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Wheeling University, formerly Wheeling Jesuit University, was renamed by the university’s board of trustees in summer 2019. Wheeling University remains the only Catholic institution of higher learning in West Virginia.

It’s predecessor Wheeling Jesuit University was founded by the Most Reverend John Swint, bishop of what was then the Diocese of Wheeling, and was the youngest of the 28 Jesuit institutions of higher education in the United States. In 1951, Bishop Swint asked the Maryland Province of the Society of Jesus to help him realize his dream of a Catholic college of liberal arts for West Virginia. Three years later, in September 1954, the college was incorporated, its cornerstone laid. On September 26, 1955, Wheeling College opened its doors to students. In 1988, its name was changed to Wheeling Jesuit College. It assumed university status in 1996.

In the beginning there were three modest two-story brick buildings, a student body of 90 men and women, three Jesuit administrators, nine teachers (eight of them Jesuits), and a handful of lay people as support staff. Because Swint had provided the $2.75 million start-up costs, the new college was debt free. Tuition was $215 per semester. The college had no endowment and no residence halls. Though chartered by the state of West Virginia, it had no accreditation.

By 2010, the 60-acre campus included six residence halls, nine additional buildings, and several athletic fields. Fall 2009 headcount enrollment was 1,317. A substantial long-term debt, a result of the building boom of the previous 15 years, was balanced by an endowment of nearly $21 million. The total enrollment was 1,170 students in fall 2018, 700 by fall 2021, and 749 in 2022.

Two modern buildings, the Erma Ora Byrd Center for Educational Technologies and its companion, the Robert C. Byrd National Technology Transfer Center, represent the university’s attempt to complement its traditional mission—‘‘to integrate learning, research and economic development with classical knowledge and Christian revelation’’—by new initiatives to develop the regional economy in partnership with government and business.

Between 1955 and 2010, eight Jesuit presidents served the institution. Lawrence R. McHugh, S.J. (1955–59) nursed Bishop Swint’s vision to a joyful first commencement in June 1959, when 20 women and 31 men graduated. William F. Troy, S.J. (1959–66) guided the school to national accreditation in 1962. His successor, Frank R. Haig, S.J. (1966–72), presided through the turbulent years of the Vietnam era. The fourth president, Charles L. Currie, S.J. (1972–82), introduced new programs, many curricular changes, and a Bachelor of Science in Nursing degree. Rev. Thomas Acker, S.J. (1982–2000) inspired—and sometimes goaded—Wheeling Jesuit College forward. The present campus is a monument to his effort and to the substantial support of his educational initiatives by Sen. Robert Byrd and Congressman Alan Mollohan. The Reverend George Lundy, S.J., became president in 2000, and was succeeded by the Reverend Joseph R. Hacala, S.J., in 2003. On Hacala’s resignation in 2006, the Reverend Julio Giuletti was appointed president.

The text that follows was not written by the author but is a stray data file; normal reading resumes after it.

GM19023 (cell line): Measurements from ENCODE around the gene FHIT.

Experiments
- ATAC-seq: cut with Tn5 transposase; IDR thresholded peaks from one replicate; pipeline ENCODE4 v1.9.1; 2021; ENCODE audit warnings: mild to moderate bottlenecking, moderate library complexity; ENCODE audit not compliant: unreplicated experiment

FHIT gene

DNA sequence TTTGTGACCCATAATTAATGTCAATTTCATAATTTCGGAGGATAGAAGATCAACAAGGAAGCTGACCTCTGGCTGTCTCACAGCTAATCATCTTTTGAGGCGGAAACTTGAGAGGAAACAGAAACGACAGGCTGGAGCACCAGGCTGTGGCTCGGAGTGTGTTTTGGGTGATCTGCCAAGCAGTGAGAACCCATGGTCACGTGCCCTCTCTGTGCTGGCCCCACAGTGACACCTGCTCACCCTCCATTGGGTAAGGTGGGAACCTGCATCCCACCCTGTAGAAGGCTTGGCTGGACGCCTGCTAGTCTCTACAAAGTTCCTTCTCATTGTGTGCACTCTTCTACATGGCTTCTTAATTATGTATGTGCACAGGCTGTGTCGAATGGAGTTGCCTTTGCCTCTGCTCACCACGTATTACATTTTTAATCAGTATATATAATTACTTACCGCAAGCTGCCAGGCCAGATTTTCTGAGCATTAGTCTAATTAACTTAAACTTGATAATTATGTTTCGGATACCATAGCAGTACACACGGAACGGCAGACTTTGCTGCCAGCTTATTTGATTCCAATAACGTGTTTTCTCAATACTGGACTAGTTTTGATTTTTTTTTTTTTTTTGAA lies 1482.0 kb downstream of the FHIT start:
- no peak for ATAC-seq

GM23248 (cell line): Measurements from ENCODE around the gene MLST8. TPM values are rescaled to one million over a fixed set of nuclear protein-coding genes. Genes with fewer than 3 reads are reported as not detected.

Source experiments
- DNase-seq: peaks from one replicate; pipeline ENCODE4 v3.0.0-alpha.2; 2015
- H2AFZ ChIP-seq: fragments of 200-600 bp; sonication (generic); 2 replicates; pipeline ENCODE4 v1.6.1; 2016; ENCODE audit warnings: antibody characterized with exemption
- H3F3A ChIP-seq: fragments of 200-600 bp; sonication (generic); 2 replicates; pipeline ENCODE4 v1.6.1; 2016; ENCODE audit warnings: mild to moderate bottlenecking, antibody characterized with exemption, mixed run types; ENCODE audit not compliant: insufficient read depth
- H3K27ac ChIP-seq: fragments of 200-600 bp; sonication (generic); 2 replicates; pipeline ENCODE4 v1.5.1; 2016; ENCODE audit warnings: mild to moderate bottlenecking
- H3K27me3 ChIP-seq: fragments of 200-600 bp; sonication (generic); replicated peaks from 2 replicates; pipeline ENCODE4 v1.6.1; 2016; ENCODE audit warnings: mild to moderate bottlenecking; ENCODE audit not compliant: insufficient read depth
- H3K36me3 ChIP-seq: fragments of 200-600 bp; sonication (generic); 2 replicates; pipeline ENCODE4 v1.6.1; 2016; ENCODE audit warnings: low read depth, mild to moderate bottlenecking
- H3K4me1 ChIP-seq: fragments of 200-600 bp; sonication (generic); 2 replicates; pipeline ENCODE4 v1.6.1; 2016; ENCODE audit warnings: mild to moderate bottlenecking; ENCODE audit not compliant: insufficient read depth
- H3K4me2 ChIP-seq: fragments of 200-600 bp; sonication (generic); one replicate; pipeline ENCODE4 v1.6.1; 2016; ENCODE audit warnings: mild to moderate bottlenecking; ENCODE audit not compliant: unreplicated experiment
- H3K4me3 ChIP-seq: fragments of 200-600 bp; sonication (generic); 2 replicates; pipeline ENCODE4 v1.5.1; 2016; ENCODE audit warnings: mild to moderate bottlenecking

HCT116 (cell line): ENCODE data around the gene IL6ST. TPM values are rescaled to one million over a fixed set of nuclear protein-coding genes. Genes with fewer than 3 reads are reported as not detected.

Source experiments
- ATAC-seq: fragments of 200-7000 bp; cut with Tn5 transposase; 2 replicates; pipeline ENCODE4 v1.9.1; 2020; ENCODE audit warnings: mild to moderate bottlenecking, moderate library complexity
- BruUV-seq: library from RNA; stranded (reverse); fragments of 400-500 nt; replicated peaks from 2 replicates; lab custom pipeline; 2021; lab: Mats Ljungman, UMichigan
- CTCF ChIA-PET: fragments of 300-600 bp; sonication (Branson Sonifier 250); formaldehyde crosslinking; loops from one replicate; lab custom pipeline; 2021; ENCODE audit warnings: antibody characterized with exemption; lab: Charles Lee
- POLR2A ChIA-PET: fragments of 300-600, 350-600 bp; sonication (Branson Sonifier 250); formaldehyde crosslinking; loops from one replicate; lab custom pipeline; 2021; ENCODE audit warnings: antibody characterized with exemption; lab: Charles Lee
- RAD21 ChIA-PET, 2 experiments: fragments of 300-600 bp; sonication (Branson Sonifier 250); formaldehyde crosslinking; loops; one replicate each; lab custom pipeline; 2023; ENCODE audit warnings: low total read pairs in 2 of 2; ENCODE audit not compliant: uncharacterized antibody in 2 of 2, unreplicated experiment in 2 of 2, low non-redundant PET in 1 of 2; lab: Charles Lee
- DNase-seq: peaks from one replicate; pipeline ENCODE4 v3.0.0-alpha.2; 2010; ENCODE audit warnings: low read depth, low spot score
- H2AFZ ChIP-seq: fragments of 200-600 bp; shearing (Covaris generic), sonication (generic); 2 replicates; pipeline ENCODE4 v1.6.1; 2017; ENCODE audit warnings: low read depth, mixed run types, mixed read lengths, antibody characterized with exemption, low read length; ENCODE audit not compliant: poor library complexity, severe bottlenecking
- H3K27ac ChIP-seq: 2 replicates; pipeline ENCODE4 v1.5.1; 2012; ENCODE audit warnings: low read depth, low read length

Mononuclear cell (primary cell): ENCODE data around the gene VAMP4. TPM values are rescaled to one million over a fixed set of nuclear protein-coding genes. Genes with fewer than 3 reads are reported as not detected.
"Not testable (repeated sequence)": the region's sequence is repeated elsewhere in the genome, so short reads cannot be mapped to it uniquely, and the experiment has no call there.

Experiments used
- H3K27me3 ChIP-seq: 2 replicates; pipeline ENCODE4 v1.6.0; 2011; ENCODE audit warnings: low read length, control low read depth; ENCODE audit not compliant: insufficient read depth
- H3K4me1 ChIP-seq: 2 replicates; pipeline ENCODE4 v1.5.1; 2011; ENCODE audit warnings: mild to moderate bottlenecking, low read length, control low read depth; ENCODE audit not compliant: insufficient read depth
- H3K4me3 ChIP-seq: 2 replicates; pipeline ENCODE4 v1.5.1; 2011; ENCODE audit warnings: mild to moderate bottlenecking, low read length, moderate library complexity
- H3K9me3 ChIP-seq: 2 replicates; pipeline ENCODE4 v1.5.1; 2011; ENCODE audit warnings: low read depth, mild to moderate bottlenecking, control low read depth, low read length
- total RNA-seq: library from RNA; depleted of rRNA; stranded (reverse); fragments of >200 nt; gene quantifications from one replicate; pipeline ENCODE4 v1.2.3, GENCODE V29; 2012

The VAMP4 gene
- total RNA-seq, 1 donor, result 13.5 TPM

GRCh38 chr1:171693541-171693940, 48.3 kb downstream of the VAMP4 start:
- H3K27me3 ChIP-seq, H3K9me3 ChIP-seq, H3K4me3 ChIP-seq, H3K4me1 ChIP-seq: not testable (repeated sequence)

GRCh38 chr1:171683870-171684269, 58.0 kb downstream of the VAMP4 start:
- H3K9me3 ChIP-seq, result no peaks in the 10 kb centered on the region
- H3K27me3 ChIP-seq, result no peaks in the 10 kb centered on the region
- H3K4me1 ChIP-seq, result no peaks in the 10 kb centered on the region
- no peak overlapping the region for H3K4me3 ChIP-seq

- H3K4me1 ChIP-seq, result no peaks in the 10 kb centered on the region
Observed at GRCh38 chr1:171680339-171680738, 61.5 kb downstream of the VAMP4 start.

In 2009, the board of trustees ousted Giuletti, and Davit McAteer, who was not a member of a religious order, succeeded him as interim president. He was followed by Sister Francis Marie Thrailkill, who was the first woman to lead the institution during her tenure as interim president. Richard Allen Beyer, a non-Jesuit, was installed as president in September 2011. Beyer resigned in 2013, and the Reverend James Fleming was named the new president. Michael Mihalyo was elected the university’s president in August 2018.

In the spring of 2019, the university announced the end of its programs in theology and philosophy as part of an academic restructuring that included cuts eliminating history, literature, and engineering majors, as well as 20 of the university’s full-time faculty members. In turn, the Jesuits ended their academic affiliation with the school effective at the end of the 2018-19 school year. On July 26, the university officially dropped “Jesuit” from its name. Mihaylo and Senior Vice President Joseph Petrella were placed on administrative leave and eventually terminated. Board chairperson Ginny Favede was elected president. The Diocese of Wheeling-Charleston gifted $2 million to the school in 2019 and an additional $5 million in early 2020 to provide financial stability.

Fees for room, board, and tuition are close to the national average for private colleges and universities, although higher than the comparable fees at West Virginia’s public colleges. But, in keeping with its specific mission to Appalachia, the university’s level of student aid exceeds national averages by about 30 percent. Almost all applicants for admission qualify for assistance, and almost all receive it.

The student body is a diverse one. In recent years between 31 percent and 37 percent of students have been West Virginians, and about two-thirds of those who acknowledged a religious affiliation were Roman Catholic. Of its 8,000-plus alumni, more than 2,000 live and work in West Virginia.

Wheeling University website

This Article was written by Paul Orr

Last Revised on October 10, 2023


Fact Book: 2000-2001. Wheeling Jesuit University Archives.

Wheeling College Catalog: 1956-1957. .

America's Best Colleges-1999. U.S. News & World Report, 8/31/1998.

Cite This Article

Orr, Paul "Wheeling University." e-WV: The West Virginia Encyclopedia. 10 October 2023. Web. 18 July 2024.


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